From email@example.com Thu Jul 24 11:00:08 2003
Date: Thu, 24 Jul 2003 07:08:54 -0700 (PDT)
From: HB Paksoy <firstname.lastname@example.org>
For more than four decades, researchers interested in folklore and oral history have trekked to Lubbock, Tex., to use one of the world’s most comprehensive collections of indigenous tales: the Uysal-Walker Archive of Turkish Oral Narrative at Texas Tech University. Now, through a digitization project, librarians at the university are making their unique archive accessible to a broader audience on the Web.
Texas Tech came upon its sizable collection
by sheer luck,
according to H.B. Paksoy, an adjunct professor of history at the
institution who heads the online project. In 1961, Warren Stanley
Walker, a professor of English at Iowa’s Parson College, was
teaching English in Turkey on a Fulbright grant. There he met Ahmet
Edip Uysal, a professor of liberal arts at Ankara University.
The pair shared an interest in Turkey’s rich but largely unacknowledged history of folk narratives, and spent parts of several years journeying to small villages to document indigenous tales and traditions. When Walker returned to the States and took a position at Texas Tech, Uysal continued to send information collected from the field. The transcripts and recordings that Walker accumulated became the basis of the university’s collection. (Uysal died in 1997, Walker in 2002. Walker is survived by his wife, Barbara, who worked with the oral-narrative archive until this year.)
Online, the Archive of Turkish Oral Narrative makes available all of
Walker and Uysal’s transcripts of Turkish epics, folk legends,
and local stories. The Web site’s highlights include versions of
the Dede Korkut, an oral history of Central Asia that survived for
almost a thousand years before it was committed to paper in the 19th
century. Samples of Uysal and Walker’s fieldwork include stories
The Guessing Children and
The Farmer and the Bear,
gathered from Turkey’s Konya province.
Such narratives shed light not just on Turkish life, but on the
central role of folk tales in cultures throughout the world, according
to Mr. Paksoy.
These would be of great interest to anyone
investigating cross-cultural stories, he says.
A great volume of
what we have online applies to students of anything from Icelandic
sagas to African narratives, because it provides a context and a sense
of what themes develop across cultures and geographies.
In addition to the transcripts, the site includes a growing number of multimedia elements. At present, Mr. Paksoy and his colleagues have digitized a small collection of images of modern-day Turkey, audio of indigenous-music performances, and many of Uysal and Walker’s recordings of epic tales as narrated by Turkish citizens. Mr. Paksoy says he is working on placing recordings of key narratives alongside the transcripts so that researchers can listen to a reading in a Turkish dialect while examining its translation.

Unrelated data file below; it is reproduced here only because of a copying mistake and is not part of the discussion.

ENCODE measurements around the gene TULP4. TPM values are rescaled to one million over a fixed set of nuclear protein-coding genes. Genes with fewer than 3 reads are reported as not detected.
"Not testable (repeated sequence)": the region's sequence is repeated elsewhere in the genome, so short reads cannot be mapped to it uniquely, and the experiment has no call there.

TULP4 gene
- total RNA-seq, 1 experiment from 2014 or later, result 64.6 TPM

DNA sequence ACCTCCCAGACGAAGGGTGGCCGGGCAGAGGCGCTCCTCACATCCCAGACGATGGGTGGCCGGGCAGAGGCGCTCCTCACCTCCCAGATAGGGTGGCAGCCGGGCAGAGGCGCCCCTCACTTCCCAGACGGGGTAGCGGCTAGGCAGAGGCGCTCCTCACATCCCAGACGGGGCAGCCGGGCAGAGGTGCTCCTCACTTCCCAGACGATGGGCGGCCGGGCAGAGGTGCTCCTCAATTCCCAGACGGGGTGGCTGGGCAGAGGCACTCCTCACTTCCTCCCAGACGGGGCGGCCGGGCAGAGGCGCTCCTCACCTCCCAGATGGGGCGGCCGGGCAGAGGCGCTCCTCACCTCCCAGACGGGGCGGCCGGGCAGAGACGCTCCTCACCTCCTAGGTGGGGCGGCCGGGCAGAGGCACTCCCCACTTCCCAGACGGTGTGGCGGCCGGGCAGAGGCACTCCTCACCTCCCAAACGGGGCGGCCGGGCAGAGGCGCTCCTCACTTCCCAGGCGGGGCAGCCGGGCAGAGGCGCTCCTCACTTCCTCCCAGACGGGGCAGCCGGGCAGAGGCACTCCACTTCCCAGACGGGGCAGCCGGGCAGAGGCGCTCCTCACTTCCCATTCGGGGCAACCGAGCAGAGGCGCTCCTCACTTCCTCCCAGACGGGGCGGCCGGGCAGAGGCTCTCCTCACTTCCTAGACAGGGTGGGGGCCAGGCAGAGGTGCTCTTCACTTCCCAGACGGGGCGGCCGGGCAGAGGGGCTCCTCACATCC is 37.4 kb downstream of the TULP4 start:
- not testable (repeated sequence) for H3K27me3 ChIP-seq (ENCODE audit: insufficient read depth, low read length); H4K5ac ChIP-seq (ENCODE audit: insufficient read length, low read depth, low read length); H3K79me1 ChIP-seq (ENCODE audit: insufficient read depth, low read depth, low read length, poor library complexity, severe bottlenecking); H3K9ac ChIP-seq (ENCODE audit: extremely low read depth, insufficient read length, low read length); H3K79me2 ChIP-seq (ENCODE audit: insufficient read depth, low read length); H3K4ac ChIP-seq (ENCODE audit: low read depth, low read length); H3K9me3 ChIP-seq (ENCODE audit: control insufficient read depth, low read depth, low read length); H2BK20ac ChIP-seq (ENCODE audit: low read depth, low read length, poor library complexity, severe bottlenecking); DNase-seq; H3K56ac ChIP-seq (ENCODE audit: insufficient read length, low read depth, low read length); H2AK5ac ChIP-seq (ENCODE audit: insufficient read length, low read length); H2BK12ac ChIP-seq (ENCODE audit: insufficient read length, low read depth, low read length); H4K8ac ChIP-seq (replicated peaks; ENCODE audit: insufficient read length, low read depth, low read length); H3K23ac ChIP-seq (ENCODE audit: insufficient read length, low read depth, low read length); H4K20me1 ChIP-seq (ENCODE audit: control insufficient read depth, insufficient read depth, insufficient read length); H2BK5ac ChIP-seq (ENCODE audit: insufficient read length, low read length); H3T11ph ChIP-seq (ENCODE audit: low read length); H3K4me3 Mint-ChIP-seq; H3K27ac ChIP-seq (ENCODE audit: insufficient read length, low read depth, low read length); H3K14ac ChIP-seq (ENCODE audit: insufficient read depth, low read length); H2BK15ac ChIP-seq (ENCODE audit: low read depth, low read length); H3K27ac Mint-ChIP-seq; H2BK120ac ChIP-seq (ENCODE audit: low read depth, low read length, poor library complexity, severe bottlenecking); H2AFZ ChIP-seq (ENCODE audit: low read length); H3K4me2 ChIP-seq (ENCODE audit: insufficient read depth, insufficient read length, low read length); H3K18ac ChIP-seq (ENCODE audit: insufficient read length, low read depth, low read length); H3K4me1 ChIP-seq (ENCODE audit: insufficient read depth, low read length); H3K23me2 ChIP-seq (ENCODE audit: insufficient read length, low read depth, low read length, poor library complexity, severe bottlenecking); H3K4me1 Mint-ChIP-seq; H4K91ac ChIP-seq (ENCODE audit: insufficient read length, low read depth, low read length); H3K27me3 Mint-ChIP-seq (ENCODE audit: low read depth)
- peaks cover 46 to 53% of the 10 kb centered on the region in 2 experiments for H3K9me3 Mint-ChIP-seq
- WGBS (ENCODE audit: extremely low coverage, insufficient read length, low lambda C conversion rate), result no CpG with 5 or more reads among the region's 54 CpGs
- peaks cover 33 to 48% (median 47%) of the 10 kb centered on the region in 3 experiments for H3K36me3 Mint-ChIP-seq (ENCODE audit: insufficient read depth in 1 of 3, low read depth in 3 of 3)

Faculty members at a number of colleges offering courses in Turkish culture and linguistics—including Princeton and Indiana Universities and the University of Pennsylvania—have directed students to the site, Mr. Paksoy says. Erika H. Gilson, a professor of Near Eastern studies at Princeton University, is one such professor. Ms. Gilson and other professors say that the site is a useful tool in part because it provides students of Turkish with valuable exposure to the language as it is spoken.
The Web site presents its information in a smorgasbord of languages. Most of the material is available in both Turkish and English, but many of the narratives are recorded in some of the many dialects—including Kazakh, Turkmen, and Uzbek—that appear in pockets throughout the nation. The site’s use of multiple languages has increased its appeal, Mr. Paksoy says, noting that the project has attracted a strong contingent of international users.
And Mr. Paksoy says that the archive’s home on the Web has made the narratives available to an audience that would never have traveled to Texas to use the originals. In the first three weeks of 2003, when the project made its debut online, some 10,000 documents were viewed or downloaded—more, according to Mr. Paksoy, than were read in the library’s previous 41 years. The original collection can still be seen only by appointment.
This way we can reach the furthest corners of the earth without
potential users’ having to travel, he says.